Use the appropriate storage tier to reduce the carbon impact of your workload. On Amazon S3, for example, you can use energy-efficient, archival-class storage for infrequently accessed data, as shown in Figure 4. And if you can easily recreate an infrequently accessed dataset, use the Amazon S3 One Zone-IA class to reduce by 3x or more its carbon footprint.

Data access patterns for Amazon S3

Figure 4. Data access patterns for Amazon S3

Don’t over-provision block storage for notebooks and use object storage services like Amazon S3 for common datasets.

Tip: You can check the free disk space on your SageMaker Notebooks using !df -h.

Select efficient file formats and compression algorithms 

Use efficient file formats such as Parquet or ORC to train your models. Compared to CSV, they can help you reduce your storage by up to 87%.

Migrating to a more efficient compression algorithm can also greatly contribute to your storage reduction efforts. For example, Zstandard produces 10–15% smaller files than Gzip at the same compression speed. Some SageMaker built-in algorithms accept x-recordio-protobuf input, which can be streamed directly from Amazon S3 instead of being copied to a notebook instance.

Minimize data movement across networks

Compress your data before moving it over the network.

Minimize data movement across networks when selecting a Region; store your data close to your producers and train your models close to your data.

Measure results and improve

To monitor and quantify improvements, track the following metrics:

  • Total size of your S3 buckets and storage class distribution, using Amazon S3 Storage Lens
  • DiskUtilization metric of your SageMaker processing jobs
  • StorageBytes metric of your SageMaker Studio shared storage volume


In this blog post, we discussed the importance of defining the overall environmental impact or benefit of your ML workload and why managed AI services or pre-trained ML models are sustainable alternatives to custom models. You also learned best practices to reduce the carbon footprint of your ML workload in the data processing phase.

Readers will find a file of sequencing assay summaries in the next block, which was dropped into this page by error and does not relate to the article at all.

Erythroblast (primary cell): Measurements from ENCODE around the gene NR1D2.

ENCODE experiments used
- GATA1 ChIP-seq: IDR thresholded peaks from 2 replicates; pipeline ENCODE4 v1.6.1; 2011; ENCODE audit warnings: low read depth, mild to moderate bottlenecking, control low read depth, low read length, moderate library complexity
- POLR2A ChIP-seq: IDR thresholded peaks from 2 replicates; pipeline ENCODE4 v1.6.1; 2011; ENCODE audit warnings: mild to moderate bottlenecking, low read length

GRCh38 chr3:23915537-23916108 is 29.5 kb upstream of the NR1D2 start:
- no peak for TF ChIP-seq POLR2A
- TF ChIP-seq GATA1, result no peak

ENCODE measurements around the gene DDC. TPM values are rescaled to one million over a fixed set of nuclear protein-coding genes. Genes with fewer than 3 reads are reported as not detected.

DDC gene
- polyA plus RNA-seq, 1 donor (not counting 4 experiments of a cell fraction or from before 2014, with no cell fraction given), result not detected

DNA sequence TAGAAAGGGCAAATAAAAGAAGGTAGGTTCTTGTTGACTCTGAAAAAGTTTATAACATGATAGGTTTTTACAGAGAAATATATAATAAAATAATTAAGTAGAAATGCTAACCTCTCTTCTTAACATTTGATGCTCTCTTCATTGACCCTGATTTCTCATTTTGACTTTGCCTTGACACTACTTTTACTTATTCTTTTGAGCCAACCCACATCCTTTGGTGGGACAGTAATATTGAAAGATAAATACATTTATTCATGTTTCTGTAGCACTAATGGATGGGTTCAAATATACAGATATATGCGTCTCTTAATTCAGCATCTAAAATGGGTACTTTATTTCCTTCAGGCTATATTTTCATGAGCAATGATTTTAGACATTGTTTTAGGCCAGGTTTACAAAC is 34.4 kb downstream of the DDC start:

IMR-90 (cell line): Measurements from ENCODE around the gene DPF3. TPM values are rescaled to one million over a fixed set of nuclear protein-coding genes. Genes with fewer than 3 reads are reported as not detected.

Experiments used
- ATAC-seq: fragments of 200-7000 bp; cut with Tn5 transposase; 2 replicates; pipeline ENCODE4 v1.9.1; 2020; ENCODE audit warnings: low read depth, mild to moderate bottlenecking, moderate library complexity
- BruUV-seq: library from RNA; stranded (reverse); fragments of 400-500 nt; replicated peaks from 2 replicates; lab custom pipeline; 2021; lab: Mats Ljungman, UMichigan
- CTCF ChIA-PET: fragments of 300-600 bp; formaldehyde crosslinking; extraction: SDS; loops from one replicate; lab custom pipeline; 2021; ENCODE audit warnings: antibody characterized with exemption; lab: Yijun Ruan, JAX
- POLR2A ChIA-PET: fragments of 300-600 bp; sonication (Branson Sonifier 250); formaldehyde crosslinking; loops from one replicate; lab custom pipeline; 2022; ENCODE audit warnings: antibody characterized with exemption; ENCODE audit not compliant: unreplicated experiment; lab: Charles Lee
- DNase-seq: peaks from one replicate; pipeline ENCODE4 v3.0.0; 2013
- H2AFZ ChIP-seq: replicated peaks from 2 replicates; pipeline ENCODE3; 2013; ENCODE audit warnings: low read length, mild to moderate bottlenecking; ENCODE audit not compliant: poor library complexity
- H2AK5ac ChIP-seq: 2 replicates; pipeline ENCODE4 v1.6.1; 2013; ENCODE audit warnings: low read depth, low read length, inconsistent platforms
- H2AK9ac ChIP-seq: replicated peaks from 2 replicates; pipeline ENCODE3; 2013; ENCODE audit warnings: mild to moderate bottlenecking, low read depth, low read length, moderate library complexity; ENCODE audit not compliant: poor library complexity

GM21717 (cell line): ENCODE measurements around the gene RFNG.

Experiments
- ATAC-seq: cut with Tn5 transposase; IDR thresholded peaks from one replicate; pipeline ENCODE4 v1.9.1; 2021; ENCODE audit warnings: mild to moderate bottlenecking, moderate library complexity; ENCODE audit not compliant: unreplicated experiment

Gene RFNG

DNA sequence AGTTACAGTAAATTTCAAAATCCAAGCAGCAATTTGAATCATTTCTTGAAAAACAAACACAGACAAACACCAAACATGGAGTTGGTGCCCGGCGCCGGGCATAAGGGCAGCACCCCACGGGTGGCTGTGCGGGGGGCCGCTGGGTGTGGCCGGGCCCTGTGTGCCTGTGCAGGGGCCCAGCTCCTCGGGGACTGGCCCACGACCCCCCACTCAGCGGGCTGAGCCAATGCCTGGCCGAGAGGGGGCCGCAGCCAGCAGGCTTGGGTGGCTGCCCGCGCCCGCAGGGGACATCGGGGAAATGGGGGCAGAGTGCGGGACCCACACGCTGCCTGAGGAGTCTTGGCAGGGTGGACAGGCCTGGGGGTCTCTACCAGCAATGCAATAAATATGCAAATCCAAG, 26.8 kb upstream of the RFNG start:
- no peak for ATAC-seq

In the next post, we will continue our sustainability journey through the ML lifecycle and discuss the best practices you can follow in the model development phase.

Want to learn more? Check out the Sustainability Pillar of the AWS Well-Architected Framework, the Architecting for sustainability session at re:Invent 2021, and other blog posts on architecting for sustainability.

Looking for more architecture content? AWS Architecture Center provides reference architecture diagrams, vetted architecture solutions, Well-Architected best practices, patterns, icons, and more!

Being Naughty to See Who Was Nice: Machine Learning Attacks on Santa’s List

Post Syndicated from Erick Galinkin original https://blog.rapid7.com/2022/01/14/being-naughty-to-see-who-was-nice-machine-learning-attacks-on-santas-list/

Being Naughty to See Who Was Nice: Machine Learning Attacks on Santa’s List

Editor’s note: We had planned to publish our Hacky Holidays blog series throughout December 2021 – but then Log4Shell happened, and we dropped everything to focus on this major vulnerability that impacted the entire cybersecurity community worldwide. Now that it’s 2022, we’re feeling in need of some holiday cheer, and we hope you’re still in the spirit of the season, too. Throughout January, we’ll be publishing Hacky Holidays content (with a few tweaks, of course) to give the new year a festive start. So, grab an eggnog latte, line up the carols on Spotify, and let’s pick up where we left off.

Santa’s task of making the nice and naughty list has gotten a lot harder over time. According to estimates, there are around 2.2 billion children in the world. That’s a lot of children to make a list of, much less check it twice! So like many organizations with big data problems, Santa has turned to machine learning to help him solve the issue and built a classifier using historical naughty and nice lists. This makes it easy to let the algorithm decide whether they’ll be getting the gifts they’ve asked for or a lump of coal.

Being Naughty to See Who Was Nice: Machine Learning Attacks on Santa’s List

Santa’s lists have long been a jealously guarded secret. After all, being on the naughty list can turn one into a social pariah. Thus, Santa has very carefully protected his training data — it’s locked up tight. Santa has, however, made his model’s API available to anyone who wants it. That way, a parent can check whether their child is on the nice or naughty list.

Santa, being a just and equitable person, has already asked his data elves to tackle issues of algorithmic bias. Unfortunately, these data elves have overlooked some issues in machine learning security. Specifically, the issues of membership inference and model inversion.

Membership inference attacks

Membership inference is a class of machine learning attacks that allows a naughty attacker to query a model and ask, in effect, “Was this example in your training data?” Using the techniques of Salem et al. or a tool like PrivacyRaven, an attacker can train a model that figures out whether or not a model has seen an example before.

Being Naughty to See Who Was Nice: Machine Learning Attacks on Santa’s List